The air in your vehicle will circulate better, prevent humidity and help make your space feel clean and refreshed.
The pipes in your travel trailer are another component that should be checked before hitting the road. Along with assessing the water pressure, you need to also inspect your plumbing system for leaks.
You can do this by turning on the water pump to pressure the water when the tank is full. The pump will automatically turn itself off when the maximum pressure is reached. If the pump turns on again or doesn't turn off, then there is a leak in your system and you will have to check each of the pipes. If you do have a leak in your plumbing system, take your trailer to be serviced by a professional.
7. Check the Safety Equipment
Emergencies can happen at any moment. When you're on the road, you don't want to take any chances. Inspecting and maintaining your safety equipment is easy and requires minimal effort. Once you get your first aid kit and roadside safety equipment in order, you can be better prepared for an emergency situation. Here are a few guidelines to help you de-winterize travel trailer safety equipment:
- Fire extinguisher: Make sure you have a fire extinguisher on-hand and in an accessible location in your trailer. Check the expiration date to ensure that the unit is still functional.
- Smoke detectors: Check that your smoke detectors are installed properly and are functioning. If the signal is weak or not active, replace the batteries and test it again.
- First aid kit: Take inventory of your first aid kit and make sure it is stocked with essential items such as bandages, gauze, antibacterial wipes and gel, calamine lotion, bug spray and aspirin.
- Road kit: You should always have a vehicle repair kit in your travel trailer. Your kit should include flares, jumper cables, a tire jack and a spare tire.
- The extras: When you're living on the road, it's always a good idea to pack doubles of a few emergency items. When you're refilling your trailer's safety equipment, make sure to add batteries, extra phone cables, a portable phone charger, flashlights and an emergency radio.
8. Clean and Sanitize Your Trailer
While cleaning and sanitizing the inside of your trailer may not necessarily affect system operation, it can affect your overall comfort level when it's time to hit the road. Treat yourself to a wonderful job cleaning so you can rest easy in your trailer's bed.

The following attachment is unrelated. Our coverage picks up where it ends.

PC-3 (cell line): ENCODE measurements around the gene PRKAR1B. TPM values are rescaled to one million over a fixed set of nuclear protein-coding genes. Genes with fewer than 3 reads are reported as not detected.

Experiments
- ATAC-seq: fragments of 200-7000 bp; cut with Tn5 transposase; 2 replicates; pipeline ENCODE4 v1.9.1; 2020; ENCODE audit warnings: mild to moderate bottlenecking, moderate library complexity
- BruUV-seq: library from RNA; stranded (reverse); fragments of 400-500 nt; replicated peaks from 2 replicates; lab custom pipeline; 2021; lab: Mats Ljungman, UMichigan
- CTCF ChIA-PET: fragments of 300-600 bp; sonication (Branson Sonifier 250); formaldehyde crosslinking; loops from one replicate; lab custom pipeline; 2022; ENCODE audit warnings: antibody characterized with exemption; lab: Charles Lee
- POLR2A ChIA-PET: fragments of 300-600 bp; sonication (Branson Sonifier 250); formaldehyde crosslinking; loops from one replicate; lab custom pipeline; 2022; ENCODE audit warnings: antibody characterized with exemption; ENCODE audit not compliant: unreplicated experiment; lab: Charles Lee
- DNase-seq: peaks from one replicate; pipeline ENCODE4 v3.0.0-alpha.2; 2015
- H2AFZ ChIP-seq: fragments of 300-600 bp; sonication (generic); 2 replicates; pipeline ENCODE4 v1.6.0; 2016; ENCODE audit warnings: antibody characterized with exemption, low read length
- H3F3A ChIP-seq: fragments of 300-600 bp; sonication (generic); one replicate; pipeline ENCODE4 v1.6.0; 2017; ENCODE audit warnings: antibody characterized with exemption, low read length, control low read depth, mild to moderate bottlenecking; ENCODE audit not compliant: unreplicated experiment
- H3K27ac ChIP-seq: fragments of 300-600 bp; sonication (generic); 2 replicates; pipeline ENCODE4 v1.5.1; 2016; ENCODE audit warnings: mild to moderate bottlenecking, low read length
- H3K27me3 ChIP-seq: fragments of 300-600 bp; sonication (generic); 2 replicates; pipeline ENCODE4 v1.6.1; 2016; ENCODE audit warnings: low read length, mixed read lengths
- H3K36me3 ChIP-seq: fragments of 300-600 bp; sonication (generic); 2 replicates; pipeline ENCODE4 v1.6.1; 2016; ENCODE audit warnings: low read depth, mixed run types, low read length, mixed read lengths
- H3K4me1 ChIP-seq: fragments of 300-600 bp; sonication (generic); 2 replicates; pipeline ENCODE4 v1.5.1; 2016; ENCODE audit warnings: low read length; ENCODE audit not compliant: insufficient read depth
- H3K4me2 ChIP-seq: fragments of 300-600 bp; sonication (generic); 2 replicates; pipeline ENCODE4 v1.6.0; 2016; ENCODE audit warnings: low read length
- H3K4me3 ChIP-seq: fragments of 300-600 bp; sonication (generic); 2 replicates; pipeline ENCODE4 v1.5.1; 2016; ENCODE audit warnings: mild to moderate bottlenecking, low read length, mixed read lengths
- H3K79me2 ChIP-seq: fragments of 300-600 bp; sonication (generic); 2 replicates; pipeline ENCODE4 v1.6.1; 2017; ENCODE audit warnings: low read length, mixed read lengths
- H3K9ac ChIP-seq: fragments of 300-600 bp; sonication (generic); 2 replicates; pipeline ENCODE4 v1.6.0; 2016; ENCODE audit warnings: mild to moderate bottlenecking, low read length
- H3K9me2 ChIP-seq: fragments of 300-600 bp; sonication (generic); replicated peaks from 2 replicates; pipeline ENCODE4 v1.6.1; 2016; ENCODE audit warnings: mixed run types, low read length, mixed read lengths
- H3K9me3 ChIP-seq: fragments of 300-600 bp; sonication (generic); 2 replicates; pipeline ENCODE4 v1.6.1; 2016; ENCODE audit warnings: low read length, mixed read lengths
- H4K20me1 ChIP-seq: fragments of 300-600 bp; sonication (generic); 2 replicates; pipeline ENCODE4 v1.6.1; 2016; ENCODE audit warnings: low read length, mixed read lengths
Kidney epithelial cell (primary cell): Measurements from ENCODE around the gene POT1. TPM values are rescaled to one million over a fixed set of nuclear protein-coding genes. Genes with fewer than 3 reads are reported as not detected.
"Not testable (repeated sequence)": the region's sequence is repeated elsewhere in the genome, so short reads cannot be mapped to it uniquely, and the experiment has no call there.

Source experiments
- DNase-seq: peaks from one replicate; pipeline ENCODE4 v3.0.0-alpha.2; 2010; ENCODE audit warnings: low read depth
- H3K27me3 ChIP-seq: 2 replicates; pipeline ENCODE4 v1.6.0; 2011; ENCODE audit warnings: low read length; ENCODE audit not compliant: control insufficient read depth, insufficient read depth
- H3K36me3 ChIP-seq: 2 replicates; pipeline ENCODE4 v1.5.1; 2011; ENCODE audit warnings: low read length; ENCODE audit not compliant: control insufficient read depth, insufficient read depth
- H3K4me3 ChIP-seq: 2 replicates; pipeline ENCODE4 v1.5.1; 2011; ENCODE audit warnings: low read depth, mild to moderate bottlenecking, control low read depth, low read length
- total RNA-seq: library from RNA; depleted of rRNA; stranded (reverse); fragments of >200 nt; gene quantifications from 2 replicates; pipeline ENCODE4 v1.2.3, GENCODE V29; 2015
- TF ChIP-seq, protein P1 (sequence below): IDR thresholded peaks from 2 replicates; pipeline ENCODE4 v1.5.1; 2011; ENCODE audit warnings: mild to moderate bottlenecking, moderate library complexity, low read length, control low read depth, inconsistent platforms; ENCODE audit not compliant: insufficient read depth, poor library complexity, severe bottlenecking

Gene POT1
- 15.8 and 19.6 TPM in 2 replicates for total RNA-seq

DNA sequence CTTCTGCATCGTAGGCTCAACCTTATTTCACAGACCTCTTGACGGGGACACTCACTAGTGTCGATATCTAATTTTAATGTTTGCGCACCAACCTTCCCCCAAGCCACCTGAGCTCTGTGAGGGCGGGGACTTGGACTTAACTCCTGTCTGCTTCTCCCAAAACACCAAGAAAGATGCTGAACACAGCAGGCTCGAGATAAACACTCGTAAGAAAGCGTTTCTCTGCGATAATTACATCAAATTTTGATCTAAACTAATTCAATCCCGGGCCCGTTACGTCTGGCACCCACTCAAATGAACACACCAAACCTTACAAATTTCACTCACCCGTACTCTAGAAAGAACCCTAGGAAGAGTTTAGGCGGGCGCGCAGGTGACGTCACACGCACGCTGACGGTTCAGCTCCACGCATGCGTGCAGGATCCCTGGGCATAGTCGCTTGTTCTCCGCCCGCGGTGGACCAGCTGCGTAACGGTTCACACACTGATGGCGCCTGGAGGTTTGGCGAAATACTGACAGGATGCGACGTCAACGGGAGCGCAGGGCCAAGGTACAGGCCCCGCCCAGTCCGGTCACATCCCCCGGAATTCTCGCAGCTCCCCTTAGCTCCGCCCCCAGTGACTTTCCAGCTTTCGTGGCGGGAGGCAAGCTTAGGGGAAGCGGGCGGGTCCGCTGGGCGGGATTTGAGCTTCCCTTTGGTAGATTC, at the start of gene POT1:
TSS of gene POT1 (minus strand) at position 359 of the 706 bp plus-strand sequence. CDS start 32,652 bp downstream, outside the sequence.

A top-to-bottom clean means that every inch of your travel trailer is scrubbed down and sanitized. Make sure to pay special attention to the cupboards, cabinets and corners, as well as the bathroom. If you ended your winterization process with a thorough cleaning, then this last step should go much faster.
As a general rule of thumb, you should sanitize your travel trailer every time you arrive and leave a new location.
To help with your de-winterization preparations, we've broken down this checklist into sections.
- Remove the covering.
- Check the exterior for damage.
- Inspect the windows and doors for cracking and peeling.
- Check the roof, awning and slide-outs for damage and dirt.
- Wash the outside with a mild soap.
- Remove and wash linens.
- Place fresh linens in the kitchen, bathroom and bedroom.
- Open all of the compartments and check for bugs, cobwebs and mold.
- Check the outlets and appliances to make sure they are working.
- Bring your batteries to full charge.
- Check the charge with a voltmeter.
- Check the water levels and refill if necessary.
- Reconnect the batteries.
The Propane Tanks
- Make sure all appliances that use propane are turned off.
- Open the valves to check the smell.
- Check the hoses for leaks.
- Close the valves.
- Clean appliances with soapy water.
- Reinstall the propane tanks.
The Water System
- Pour potable water into tanks.
- Turn on faucets and shower to allow water to run through.
- Flush the toilet several times.
- When the water is running clear, turn off the taps.
- Close and plug the drains.
- Fill the tanks with a mixture of bleach and water.
- Turn on faucets and water pump to run water through the system.
- Run clean water through the system and flush twice more.
The Pipes and Air Vents
- Open all of the windows, doors and vents.
- Remove and clean the vent covers.
- Replace the covers.
- Power on your water pump to bring water tanks to maximum capacity.
- If the pump doesn't turn off or turns on by itself, inspect the pipes for leaks.
- If there are leaks, bring your trailer to get serviced.
The Safety Equipment
- Check the expiration date on your fire extinguisher.
- Test your smoke detectors and replace the batteries if necessary.
- Restock the first aid kit.
- Take inventory of your roadside safety kit and replace items as needed.
- Wipe down and sanitize your kitchen and appliances.
- Make the bed with fresh linens.
- Clean inside cupboards, closets and cabinets.
- Clean and sanitize the bathroom.
- Remove any garbage.
- Sweep, vacuum and mop the floors.
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Additional Resources on Travel Trailers:
- Travel Trailer Winterization Guide
- Travel Trailer Maintenance Checklist
- Travel Trailer Maintenance Guide